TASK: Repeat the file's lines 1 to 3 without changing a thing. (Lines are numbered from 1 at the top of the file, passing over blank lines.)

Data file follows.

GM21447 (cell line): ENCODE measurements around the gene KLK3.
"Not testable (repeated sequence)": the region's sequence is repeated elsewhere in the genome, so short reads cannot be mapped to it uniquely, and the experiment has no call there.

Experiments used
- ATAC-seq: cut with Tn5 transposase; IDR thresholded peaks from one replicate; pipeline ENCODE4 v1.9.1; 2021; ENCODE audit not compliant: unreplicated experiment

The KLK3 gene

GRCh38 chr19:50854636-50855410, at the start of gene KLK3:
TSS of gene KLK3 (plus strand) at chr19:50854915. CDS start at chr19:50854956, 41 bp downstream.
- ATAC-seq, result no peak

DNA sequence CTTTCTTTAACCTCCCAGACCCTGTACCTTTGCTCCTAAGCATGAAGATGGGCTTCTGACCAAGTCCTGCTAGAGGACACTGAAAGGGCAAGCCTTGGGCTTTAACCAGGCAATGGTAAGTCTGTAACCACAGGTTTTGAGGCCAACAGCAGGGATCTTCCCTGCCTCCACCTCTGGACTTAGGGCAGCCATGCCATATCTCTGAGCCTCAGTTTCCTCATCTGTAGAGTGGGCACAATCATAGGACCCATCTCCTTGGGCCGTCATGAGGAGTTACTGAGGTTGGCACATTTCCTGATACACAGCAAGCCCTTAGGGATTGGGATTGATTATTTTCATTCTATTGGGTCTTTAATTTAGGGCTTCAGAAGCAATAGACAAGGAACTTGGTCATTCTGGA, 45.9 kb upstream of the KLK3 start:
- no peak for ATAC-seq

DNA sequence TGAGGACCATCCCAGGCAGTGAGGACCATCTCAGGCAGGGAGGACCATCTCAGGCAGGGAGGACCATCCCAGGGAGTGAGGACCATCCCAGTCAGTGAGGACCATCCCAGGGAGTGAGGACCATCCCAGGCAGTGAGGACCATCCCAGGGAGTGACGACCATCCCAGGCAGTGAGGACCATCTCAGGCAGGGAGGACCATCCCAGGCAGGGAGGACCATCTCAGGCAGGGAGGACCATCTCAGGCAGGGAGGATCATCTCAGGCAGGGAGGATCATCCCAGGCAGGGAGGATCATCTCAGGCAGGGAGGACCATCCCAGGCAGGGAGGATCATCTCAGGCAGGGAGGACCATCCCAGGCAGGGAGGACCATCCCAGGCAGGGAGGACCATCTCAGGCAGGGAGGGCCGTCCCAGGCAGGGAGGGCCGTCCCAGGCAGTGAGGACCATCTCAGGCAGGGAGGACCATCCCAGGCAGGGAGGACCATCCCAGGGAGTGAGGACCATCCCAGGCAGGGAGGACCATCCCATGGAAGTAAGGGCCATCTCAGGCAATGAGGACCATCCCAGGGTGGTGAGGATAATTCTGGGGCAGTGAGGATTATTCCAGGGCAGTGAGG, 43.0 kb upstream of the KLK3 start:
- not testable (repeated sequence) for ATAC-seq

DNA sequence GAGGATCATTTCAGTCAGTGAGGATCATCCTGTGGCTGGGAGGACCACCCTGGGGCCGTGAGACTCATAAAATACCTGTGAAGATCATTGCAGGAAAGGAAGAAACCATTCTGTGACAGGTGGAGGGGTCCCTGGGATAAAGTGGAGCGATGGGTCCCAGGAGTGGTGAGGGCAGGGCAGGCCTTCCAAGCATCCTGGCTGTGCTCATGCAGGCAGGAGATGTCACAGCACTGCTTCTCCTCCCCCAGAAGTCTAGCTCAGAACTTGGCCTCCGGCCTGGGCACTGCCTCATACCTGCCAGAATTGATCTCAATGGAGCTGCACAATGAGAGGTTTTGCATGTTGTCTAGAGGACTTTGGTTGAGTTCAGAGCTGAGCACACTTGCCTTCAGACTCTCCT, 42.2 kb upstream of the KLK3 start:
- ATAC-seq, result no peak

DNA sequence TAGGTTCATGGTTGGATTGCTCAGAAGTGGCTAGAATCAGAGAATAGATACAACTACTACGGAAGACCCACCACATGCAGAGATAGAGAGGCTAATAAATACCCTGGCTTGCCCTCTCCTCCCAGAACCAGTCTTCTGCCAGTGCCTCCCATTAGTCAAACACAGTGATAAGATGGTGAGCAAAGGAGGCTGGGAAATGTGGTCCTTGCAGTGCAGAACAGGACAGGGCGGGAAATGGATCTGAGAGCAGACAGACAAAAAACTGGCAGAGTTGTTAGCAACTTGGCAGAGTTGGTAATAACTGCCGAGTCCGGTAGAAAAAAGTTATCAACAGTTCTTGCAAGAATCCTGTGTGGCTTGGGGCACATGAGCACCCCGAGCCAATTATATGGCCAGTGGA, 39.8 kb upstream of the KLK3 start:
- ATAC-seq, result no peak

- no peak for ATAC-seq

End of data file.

GM21447 (cell line): ENCODE measurements around the gene KLK3.
"Not testable (repeated sequence)": the region's sequence is repeated elsewhere in the genome, so short reads cannot be mapped to it uniquely, and the experiment has no call there.

Experiments used